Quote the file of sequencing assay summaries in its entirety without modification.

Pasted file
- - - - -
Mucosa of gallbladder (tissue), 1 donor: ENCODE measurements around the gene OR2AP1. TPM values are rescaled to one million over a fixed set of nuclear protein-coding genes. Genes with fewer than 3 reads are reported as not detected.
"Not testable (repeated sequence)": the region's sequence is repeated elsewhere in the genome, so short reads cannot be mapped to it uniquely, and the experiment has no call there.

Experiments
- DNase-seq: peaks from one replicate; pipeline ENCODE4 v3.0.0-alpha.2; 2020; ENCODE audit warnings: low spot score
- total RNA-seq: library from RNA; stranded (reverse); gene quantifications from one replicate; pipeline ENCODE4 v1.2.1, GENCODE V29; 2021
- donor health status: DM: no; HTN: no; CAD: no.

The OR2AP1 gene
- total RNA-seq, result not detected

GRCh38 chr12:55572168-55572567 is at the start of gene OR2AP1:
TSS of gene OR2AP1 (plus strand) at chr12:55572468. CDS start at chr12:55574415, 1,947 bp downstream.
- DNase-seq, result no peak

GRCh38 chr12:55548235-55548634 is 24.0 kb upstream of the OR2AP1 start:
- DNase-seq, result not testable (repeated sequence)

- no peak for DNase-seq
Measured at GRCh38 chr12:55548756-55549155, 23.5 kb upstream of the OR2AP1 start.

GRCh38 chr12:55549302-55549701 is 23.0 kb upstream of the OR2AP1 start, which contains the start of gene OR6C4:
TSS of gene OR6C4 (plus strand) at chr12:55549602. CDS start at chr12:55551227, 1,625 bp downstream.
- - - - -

Mucosa of gallbladder (tissue), 1 donor: ENCODE measurements around the gene OR2AP1. TPM values are rescaled to one million over a fixed set of nuclear protein-coding genes. Genes with fewer than 3 reads are reported as not detected.
"Not testable (repeated sequence)": the region's sequence is repeated elsewhere in the genome, so short reads cannot be mapped to it uniquely, and the experiment has no call there.

Experiments
- DNase-seq: peaks from one replicate; pipeline ENCODE4 v3.0.0-alpha.2; 2020; ENCODE audit warnings: low spot score
- total RNA-seq: library from RNA; stranded (reverse); gene quantifications from one replicate; pipeline ENCODE4 v1.2.1, GENCODE V29; 2021
- donor health status: DM: no; HTN: no; CAD: no.

The OR2AP1 gene
- total RNA-seq, result not detected

GRCh38 chr12:55572168-55572567 is at the start of gene OR2AP1:
TSS of gene OR2AP1 (plus strand) at chr12:55572468. CDS start at chr12:55574415, 1,947 bp downstream.
- DNase-seq, result no peak

GRCh38 chr12:55548235-55548634 is 24.0 kb upstream of the OR2AP1 start:
- DNase-seq, result not testable (repeated sequence)

- no peak for DNase-seq
Measured at GRCh38 chr12:55548756-55549155, 23.5 kb upstream of the OR2AP1 start.

GRCh38 chr12:55549302-55549701 is 23.0 kb upstream of the OR2AP1 start, which contains the start of gene OR6C4:
TSS of gene OR6C4 (plus strand) at chr12:55549602. CDS start at chr12:55551227, 1,625 bp downstream.